* Stronger standards for new homes.

* More information and regulation of the quality of building work carried out by tradespeople making energy efficiency improvements.

Read the full Greener Homes report. 

17 December 2020

FMB calls for government support

Ninety per cent of builders face rising costs, as supply chain disruptions and rising product demand are making it hard for building.

The latest State of Trade survey data from the Federation of Master Builders paints a worrying picture that it says the government must address to ensure that builders do not face a cliff-edge in the construction supply chain from January.

After a busy summer, it shows that workloads are slowing. Material prices are rising and there are key shortages in timber, tiling, white goods and PVC windows and doors.

Brian Berry, chief executive of the FMB, said: “Builders are facing significant material shortages and growing waiting times for the products they need. With the end of the Brexit transition period only weeks away, builders need confidence that they will not face delays at the ports and price hikes going into 2021. With 87% of builders forecasting material price hikes, recovery risks grinding to a halt if these issues are not resolved.”

Berry added: “By investing in a long-term plan to green our existing homes, and by ramping up funding for local authority planning departments, the Government can help support recovery and job retention in construction.”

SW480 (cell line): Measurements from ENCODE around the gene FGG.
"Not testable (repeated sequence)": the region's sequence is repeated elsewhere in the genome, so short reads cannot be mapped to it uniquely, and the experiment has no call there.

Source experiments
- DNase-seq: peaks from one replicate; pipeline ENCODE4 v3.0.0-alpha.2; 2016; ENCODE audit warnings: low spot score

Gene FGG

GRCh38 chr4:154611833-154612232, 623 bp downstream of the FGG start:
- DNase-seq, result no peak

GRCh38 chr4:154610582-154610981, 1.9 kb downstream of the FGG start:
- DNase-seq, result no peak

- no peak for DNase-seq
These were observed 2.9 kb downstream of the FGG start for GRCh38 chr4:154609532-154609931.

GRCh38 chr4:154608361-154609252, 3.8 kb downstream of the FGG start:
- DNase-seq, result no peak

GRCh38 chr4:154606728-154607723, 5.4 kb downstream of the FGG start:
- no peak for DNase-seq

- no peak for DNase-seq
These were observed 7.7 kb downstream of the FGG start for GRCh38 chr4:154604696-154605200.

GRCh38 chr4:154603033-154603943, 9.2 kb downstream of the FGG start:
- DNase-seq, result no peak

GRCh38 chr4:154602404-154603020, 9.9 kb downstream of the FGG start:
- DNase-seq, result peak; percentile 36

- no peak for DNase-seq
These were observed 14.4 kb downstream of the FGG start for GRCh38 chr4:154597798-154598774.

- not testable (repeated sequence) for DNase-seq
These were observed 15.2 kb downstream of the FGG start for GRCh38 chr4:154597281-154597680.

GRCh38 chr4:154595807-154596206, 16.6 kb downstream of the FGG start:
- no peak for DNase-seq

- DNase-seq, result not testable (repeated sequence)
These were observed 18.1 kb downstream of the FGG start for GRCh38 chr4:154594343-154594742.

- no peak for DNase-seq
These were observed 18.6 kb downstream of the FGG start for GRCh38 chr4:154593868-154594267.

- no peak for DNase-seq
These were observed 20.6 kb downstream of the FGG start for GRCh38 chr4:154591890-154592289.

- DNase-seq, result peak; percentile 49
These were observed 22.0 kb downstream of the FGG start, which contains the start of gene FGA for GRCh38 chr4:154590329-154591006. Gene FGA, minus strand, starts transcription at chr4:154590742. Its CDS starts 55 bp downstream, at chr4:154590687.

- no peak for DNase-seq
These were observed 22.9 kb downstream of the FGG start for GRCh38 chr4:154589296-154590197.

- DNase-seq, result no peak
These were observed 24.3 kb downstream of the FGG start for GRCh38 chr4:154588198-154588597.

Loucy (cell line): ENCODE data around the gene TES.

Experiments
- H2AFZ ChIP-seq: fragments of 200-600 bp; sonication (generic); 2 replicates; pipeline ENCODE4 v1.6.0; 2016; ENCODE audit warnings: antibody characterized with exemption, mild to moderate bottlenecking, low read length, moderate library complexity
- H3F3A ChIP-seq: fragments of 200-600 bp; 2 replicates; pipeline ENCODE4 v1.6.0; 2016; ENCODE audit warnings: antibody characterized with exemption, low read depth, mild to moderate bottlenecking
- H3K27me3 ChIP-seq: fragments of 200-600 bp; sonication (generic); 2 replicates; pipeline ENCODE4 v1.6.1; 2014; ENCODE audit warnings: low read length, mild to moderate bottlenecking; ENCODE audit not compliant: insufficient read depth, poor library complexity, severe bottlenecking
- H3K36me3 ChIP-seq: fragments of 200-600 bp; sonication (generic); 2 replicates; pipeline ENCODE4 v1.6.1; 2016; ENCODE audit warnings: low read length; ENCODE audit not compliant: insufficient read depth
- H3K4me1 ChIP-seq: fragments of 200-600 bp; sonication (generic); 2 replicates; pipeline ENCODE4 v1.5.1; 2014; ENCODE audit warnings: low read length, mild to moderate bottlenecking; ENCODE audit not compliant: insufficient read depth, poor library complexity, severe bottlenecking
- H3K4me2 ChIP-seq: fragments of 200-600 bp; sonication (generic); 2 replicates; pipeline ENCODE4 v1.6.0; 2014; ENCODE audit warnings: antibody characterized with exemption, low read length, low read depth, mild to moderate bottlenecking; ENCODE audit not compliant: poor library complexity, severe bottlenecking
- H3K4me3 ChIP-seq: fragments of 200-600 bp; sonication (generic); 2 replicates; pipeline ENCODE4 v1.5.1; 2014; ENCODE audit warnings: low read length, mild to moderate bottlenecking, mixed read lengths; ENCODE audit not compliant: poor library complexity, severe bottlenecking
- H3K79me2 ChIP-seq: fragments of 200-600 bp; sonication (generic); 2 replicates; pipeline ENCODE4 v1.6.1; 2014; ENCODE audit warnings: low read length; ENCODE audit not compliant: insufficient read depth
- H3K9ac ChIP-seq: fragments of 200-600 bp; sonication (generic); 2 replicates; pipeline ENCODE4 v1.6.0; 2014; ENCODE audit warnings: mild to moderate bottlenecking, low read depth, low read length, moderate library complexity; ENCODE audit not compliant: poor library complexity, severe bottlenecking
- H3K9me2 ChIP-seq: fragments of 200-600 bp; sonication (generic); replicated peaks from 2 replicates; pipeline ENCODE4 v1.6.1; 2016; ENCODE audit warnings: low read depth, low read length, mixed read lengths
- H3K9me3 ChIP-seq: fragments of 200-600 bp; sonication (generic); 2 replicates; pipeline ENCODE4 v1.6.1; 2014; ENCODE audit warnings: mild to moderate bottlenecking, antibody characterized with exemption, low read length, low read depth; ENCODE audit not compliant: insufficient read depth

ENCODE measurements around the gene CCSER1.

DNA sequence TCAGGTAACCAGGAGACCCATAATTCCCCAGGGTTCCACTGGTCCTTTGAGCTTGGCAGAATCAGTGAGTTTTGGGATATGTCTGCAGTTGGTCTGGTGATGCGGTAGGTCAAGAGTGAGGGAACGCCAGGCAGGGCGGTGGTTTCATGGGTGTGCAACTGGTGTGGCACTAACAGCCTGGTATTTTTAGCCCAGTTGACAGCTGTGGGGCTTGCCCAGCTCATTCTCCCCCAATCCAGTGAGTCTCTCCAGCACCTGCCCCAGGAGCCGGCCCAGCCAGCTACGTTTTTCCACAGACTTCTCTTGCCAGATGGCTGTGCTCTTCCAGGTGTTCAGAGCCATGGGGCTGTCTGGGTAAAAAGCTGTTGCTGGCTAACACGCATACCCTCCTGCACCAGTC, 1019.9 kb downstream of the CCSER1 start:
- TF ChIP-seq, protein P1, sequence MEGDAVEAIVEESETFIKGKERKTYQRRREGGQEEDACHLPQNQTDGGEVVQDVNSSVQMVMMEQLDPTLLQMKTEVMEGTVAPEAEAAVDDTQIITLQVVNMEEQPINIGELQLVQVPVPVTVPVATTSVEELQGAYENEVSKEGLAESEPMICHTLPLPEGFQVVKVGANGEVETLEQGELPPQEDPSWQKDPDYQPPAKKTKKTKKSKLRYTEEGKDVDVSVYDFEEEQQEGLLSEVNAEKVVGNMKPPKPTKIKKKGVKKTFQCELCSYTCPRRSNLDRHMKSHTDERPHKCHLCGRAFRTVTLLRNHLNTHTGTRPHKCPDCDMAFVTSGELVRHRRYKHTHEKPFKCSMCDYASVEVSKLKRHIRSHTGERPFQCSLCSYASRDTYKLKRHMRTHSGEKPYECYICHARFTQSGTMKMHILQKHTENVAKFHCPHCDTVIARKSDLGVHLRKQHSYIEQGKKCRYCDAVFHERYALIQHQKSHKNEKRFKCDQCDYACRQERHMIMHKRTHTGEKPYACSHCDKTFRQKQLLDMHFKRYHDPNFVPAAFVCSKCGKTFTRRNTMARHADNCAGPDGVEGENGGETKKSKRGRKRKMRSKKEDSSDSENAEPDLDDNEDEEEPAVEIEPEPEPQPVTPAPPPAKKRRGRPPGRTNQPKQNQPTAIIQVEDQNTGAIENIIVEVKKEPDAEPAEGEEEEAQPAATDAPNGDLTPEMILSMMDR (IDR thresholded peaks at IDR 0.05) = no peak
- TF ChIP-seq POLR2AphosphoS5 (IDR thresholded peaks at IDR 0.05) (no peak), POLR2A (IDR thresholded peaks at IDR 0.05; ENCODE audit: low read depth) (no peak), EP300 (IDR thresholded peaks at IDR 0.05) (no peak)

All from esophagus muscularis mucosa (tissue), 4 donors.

17 December 2020

Building materials shortage

Building products such as screws, fixings, plumbing products and natural stone imported from the Far East are struggling to get to UK ports, leading to widespread shortages in the DIY and construction sectors.

The situation is being investigated by the Builders Merchants Federation, which says it is acting on concerns raised by its members over shipping delays.   

BMF chief executive John Newcomb, who is also co-chair of the Construction Leadership Council’s Brexit Movement of Building Products and Materials Group, has raised the issue with government.

Mr Newcomb said: “There appears to be an increasing issue getting these products through ports, with some ships being stopped from landing and sent back to Rotterdam. Rather than taking a maximum of one week to unload, it is taking up to four weeks.

“We’ve raised this matter with government and asked about the readiness of ports and customs, as we head into Brexit.

“Our members manufacture 76% of building products in the UK. However, we need to ensure access to goods from around the world, to keep the industry running.”

Supply problems in Scandinavia have also been blamed for increases of up to 40% on the price of timber.

7 December 2020

Taylor Lane co-founder dies

Barrie Lane, a leading figure in the self-build timber-frame industry, has died after a short illness. He was 67.

Lane was co-founder and joint managing director of Taylor Lane Timber Frame, based in Herefordshire.

Lane devoted almost 50 years to the industry, learning his trade before starting Taylor Lane Timber Frame with friend Colin Taylor in 1982. They began building frames in a small factory in Hereford, growing to a multimillion-pound business with a workforce of 150, manufacturing around 2,500 timber frame units each year.

The company website said: “Barrie Lane was a warm and courteous man. Customers and staff held him in great regard and admired his professionalism, sheer determination and friendly but firm manner. He will be greatly missed.”

4 December 2020